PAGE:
Kiwis wanting lamb on the table this Christmas could be in line for cheaper prices - but it’s a tougher situation for farmers, with increased supply from Australia continuing to depress world markets and pushing down how much they’re paid per kilo.
After several years of “benevolent” weather, which resulted in a significant increase in livestock numbers across the Tasman, Australia experienced dry conditions in the third quarter, resulting in farmers rapidly downsizing their herds and flock.
The result was a glut of Australian sheepmeat and beef in New Zealand’s key export markets in the second half of the 2022-23 season (ending September) which is expected to continue into the 2023-24 season, Beef and Lamb NZ said in a report to farmers.
In the first 11 months of 2023, 7 per cent more Australian lambs and sheep and 16 per cent more cattle were processed than in 2022.
“The extra supply of lamb, mutton and beef has entered international trade when demand is fragile and contributed to a decline in prices for prime livestock in New Zealand (particularly lamb and sheep), which is unusual for this time of year because prices are usually higher,” Beef and Lamb said.
Mutton prices are now 45 per cent below the five-year average.
“The reason this is so bad for New Zealand farmers is that the softer conditions are combining with high on-farm costs and farmers’ profits are forecast to average more than 60 per cent lower than two years ago with many farmers not expected to make a profit this year,” Beef and Lamb said.
The decline in prices in New Zealand, however, is a lot less than in Australia and what Australian processing companies are selling meat for in markets, as our processing companies have worked hard to hold their prices.
In some markets, New Zealand has been able to differentiate itself from Australian product.
“How long downward pressure on international markets will remain depends largely on the severity and length of the dry conditions/drought in Australia, and how long it takes China’s economy (and demand) to recover,” the report said.
“We should get a sense of the prospect of improvement in the China market in the next couple of weeks [by the middle of December] as pre-order sales start for Chinese New Year.”
Beef and Lamb NZ chief executive Kit Arkwright said that, ultimately, retailers would set the price “so it will be up to them to determine pricing levels of lamb for shoppers over the Christmas-New Year period”.
“Factors will include freight costs, balancing the whole carcass, demand from shoppers and the price of other proteins,” Arkwright told the Herald.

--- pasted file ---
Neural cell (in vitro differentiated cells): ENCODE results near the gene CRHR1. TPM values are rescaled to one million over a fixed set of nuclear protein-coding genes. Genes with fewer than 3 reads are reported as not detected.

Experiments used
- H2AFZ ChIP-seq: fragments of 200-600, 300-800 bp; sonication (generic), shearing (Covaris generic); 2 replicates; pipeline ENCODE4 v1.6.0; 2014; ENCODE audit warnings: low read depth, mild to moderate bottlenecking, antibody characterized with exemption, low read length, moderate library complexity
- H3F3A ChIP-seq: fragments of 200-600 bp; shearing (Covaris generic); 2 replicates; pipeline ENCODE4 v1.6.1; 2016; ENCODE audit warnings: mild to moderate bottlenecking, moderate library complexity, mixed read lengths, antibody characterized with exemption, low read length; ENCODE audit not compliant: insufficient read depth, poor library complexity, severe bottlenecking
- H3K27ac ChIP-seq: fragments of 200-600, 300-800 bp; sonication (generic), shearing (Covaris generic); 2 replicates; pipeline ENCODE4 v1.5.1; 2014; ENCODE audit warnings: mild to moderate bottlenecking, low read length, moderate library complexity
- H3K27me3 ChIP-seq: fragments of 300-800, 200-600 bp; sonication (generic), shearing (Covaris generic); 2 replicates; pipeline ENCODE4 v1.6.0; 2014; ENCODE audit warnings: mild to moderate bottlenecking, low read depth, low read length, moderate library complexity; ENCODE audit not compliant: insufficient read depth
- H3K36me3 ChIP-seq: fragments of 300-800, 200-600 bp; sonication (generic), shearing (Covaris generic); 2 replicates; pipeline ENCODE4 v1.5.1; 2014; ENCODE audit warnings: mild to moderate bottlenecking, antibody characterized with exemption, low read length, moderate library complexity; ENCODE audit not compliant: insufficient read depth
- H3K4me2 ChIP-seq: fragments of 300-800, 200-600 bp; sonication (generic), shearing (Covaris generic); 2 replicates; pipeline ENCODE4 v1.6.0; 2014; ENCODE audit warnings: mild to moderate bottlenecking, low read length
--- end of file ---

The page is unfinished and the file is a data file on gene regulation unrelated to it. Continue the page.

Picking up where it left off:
“We encourage Kiwis to shop around as there will be sure to be some good deals out there this festive season.”
Australian weather forecasters are predicting a strong drought in Australia starting this summer with the change to the El Nino weather pattern, which usually brings warmer weather.
Meat & Livestock Australia (MLA) estimates that farmers started to downsize their flock around September in anticipation of this.
Australia and New Zealand are the main exporters of sheepmeat and lamb globally and the two countries compete in most markets.
The increased supply from Australia has heavily affected sheepmeat and lamb markets.
Australian exports have increased most significantly into China and the Middle East.
Nearly 50 per cent of New Zealand’s total lamb exports are to China.
New Zealand’s schedule prices have therefore been hit hard as Australia’s increased supply comes at the same time as China’s economy and red meat demand remains weak.
The next largest share of New Zealand’s lamb exports is to the European Union (15 per cent) and then a combination of “other” markets accounts for 14 per cent (United States, Middle East, and Britain).
Beef and Lamb said these markets have been holding up better but this has not been enough to offset the situation in China.
The latest BakerAg schedule prices for lamb in New Zealand are about $6.30 per kgCW (carcass weight) for lamb and $2.60 per kgCW for sheep, 15 per cent and 45 per cent lower than the five-year average for lamb and sheep respectively.
The increased supply from Australia is coinciding with solid export volumes from New Zealand and this is expected to continue due to a lamb crop of 20.9 million lambs tailed in spring 2023, 2.6 per cent above last year.
While New Zealand and Australia are large players in the global sheepmeat trade, the global beef market is much bigger, with many more dynamics at play.
Therefore, changes in Australian supply have less impact. Australia is the second-largest beef exporter and its main markets are the US, China, Japan, and South Korea.
While there has been an increase in the supply of beef from Australia, some other major producers like the US and Canada have been experiencing drought for a while and their exports are down, and demand for imports is up.
Beef prices internationally have therefore held up relatively well and that is expected to continue, the report said.
Meat is New Zealand’s second biggest export after dairy.
Jamie Gray is an Auckland-based journalist, covering the financial markets and the primary sector. He joined the Herald in 2011.